Most read articles in March
Nexperia took a big step in March, moving from its established business of discrete logic and transistors to power management ICs. A new design centre in Dallas, its first in North America, taps a pool of established power and analog designers. The Chinese-owned company says it is not competing with NXP, its fellow Ditch spinout of Phillips Semiconductors.
At the same time, the fallout of Nvidia’s failed takeover bid for ARM continues with layoffs in preparation for a flotation on the stock market. However another route is being suggested, as SK Hynix looks to build a consortium to buy the processor IP designer from Softbank. A similar move was proposed by Samsung before Nvidia’s bid.
Chip design continues to be a key area of interest, with an open source design language based around Python, and Apple’s move to a 2.5D design for its M1 Ultra and its Ultra Fusion interconnect pointing the way to future chiplet designs.
The war in Ukraine dominates business across in Europe. Siemens is housing refugees at its offices in Poland, while chip makers have withdrawn from Russia as sanctions bite. This is driving up the price of materials such as nickel, and raising the spectre of shortages in chip making materials such as palladium and neon gas. The war has also hit the European car industry and the sanctions have put paid to the launch of the Rosalind Franklin rover that was due to travel to Mars this month on a Russian rocket.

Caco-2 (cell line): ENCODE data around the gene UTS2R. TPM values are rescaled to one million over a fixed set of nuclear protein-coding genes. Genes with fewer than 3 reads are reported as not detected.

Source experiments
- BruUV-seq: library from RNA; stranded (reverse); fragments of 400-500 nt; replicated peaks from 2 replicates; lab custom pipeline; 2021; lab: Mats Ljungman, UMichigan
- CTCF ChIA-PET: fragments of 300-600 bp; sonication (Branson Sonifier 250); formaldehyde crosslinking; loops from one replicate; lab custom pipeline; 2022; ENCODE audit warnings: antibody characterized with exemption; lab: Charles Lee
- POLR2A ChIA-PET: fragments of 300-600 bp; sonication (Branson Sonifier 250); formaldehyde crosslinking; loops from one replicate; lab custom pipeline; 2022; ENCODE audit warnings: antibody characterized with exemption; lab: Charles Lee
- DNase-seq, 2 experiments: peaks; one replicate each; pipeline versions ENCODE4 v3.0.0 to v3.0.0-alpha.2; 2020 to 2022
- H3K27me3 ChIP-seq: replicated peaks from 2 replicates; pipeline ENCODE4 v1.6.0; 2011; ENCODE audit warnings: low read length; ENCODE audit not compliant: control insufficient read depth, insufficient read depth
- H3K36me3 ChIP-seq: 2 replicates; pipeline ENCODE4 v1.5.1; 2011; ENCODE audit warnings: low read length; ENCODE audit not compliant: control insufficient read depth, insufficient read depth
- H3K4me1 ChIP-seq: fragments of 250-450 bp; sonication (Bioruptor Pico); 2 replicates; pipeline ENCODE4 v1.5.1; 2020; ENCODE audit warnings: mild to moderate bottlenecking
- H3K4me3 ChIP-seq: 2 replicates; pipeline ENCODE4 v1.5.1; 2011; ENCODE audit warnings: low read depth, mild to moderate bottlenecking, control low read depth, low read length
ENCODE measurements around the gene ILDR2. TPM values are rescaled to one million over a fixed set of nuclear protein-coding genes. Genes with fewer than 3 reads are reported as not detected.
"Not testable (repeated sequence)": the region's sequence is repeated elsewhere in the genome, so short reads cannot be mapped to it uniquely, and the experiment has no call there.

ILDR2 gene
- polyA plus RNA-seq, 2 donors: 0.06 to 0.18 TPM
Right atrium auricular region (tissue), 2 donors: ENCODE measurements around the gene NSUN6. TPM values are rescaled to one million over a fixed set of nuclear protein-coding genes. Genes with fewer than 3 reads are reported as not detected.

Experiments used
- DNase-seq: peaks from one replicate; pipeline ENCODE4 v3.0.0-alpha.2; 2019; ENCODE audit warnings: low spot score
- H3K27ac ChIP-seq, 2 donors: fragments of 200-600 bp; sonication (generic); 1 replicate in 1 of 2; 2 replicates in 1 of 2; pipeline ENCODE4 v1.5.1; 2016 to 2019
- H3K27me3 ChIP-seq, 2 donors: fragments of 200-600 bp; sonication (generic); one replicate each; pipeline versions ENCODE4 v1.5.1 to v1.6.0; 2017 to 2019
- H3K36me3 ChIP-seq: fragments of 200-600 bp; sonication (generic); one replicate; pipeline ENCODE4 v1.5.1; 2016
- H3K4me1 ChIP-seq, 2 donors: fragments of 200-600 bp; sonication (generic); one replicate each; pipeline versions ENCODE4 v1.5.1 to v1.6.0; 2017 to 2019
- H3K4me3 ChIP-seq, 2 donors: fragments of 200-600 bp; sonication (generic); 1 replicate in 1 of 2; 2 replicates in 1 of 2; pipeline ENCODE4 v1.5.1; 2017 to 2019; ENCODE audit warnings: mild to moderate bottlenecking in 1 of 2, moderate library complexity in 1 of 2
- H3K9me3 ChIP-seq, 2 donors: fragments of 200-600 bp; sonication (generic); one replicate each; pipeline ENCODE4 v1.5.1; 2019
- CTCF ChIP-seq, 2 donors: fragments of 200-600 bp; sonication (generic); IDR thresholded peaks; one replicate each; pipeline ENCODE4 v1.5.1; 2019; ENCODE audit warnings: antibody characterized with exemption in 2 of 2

But March also saw some good news for the UK semiconductor market with the first 300mm fab. While this is not 300mm silicon wafers, the PragmatIC Semiconductor fab in Durham will use the same back end equipment with 300mm glass wafers to make billions of plastic chips.
This comes as Intel announces its leading edge, 2nm, 300mm fabs for Europe, confirming Madgeburg in Germany as the location rather than Dresden which houses the majority of Europe’s capacity. The €80bn announcement also includes packaging and assembly plants in France and Italy, a key part of a sustainable supply chain, as well as R&D in France, but the tussle over funding and support is still to come.
March also saw the return of large scale exhibitions in person to the region, with Mobile World Congress (MWC) 2022 seeing 60,000 attendees from 200 countries meeting in Barcelona, Spain. While this is a long way from the 109,000 attendees in 2019, the event could still highlight Europe’s strengths in radio, AI and quantum technologies as well as emerging 6G technologies.
And as a bit of fun, another popular article in March was the use of blockchain to prevent counterfeiting of rare malt whisky from Scotland.
Most read articles on eeNews Europe